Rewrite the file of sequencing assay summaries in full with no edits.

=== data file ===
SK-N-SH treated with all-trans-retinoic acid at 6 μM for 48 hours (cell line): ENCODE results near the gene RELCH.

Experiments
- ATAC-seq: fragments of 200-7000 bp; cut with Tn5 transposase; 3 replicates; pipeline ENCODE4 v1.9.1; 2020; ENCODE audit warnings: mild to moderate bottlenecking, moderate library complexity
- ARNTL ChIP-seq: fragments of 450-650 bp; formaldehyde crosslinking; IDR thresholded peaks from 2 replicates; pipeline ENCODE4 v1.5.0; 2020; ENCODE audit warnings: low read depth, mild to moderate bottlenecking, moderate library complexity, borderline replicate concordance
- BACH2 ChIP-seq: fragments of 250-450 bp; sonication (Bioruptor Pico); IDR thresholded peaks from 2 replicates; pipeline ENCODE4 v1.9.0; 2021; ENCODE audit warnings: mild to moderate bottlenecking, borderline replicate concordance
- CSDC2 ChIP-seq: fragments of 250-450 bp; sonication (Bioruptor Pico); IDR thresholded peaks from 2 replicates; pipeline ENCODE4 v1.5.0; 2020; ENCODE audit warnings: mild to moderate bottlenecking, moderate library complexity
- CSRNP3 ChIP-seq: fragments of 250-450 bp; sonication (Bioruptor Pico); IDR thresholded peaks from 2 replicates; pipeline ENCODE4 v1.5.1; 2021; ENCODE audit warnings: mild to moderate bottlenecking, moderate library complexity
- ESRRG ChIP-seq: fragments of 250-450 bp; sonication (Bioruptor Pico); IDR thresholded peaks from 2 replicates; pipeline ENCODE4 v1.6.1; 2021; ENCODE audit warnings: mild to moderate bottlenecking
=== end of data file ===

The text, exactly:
SK-N-SH treated with all-trans-retinoic acid at 6 μM for 48 hours (cell line): ENCODE results near the gene RELCH.

Experiments
- ATAC-seq: fragments of 200-7000 bp; cut with Tn5 transposase; 3 replicates; pipeline ENCODE4 v1.9.1; 2020; ENCODE audit warnings: mild to moderate bottlenecking, moderate library complexity
- ARNTL ChIP-seq: fragments of 450-650 bp; formaldehyde crosslinking; IDR thresholded peaks from 2 replicates; pipeline ENCODE4 v1.5.0; 2020; ENCODE audit warnings: low read depth, mild to moderate bottlenecking, moderate library complexity, borderline replicate concordance
- BACH2 ChIP-seq: fragments of 250-450 bp; sonication (Bioruptor Pico); IDR thresholded peaks from 2 replicates; pipeline ENCODE4 v1.9.0; 2021; ENCODE audit warnings: mild to moderate bottlenecking, borderline replicate concordance
- CSDC2 ChIP-seq: fragments of 250-450 bp; sonication (Bioruptor Pico); IDR thresholded peaks from 2 replicates; pipeline ENCODE4 v1.5.0; 2020; ENCODE audit warnings: mild to moderate bottlenecking, moderate library complexity
- CSRNP3 ChIP-seq: fragments of 250-450 bp; sonication (Bioruptor Pico); IDR thresholded peaks from 2 replicates; pipeline ENCODE4 v1.5.1; 2021; ENCODE audit warnings: mild to moderate bottlenecking, moderate library complexity
- ESRRG ChIP-seq: fragments of 250-450 bp; sonication (Bioruptor Pico); IDR thresholded peaks from 2 replicates; pipeline ENCODE4 v1.6.1; 2021; ENCODE audit warnings: mild to moderate bottlenecking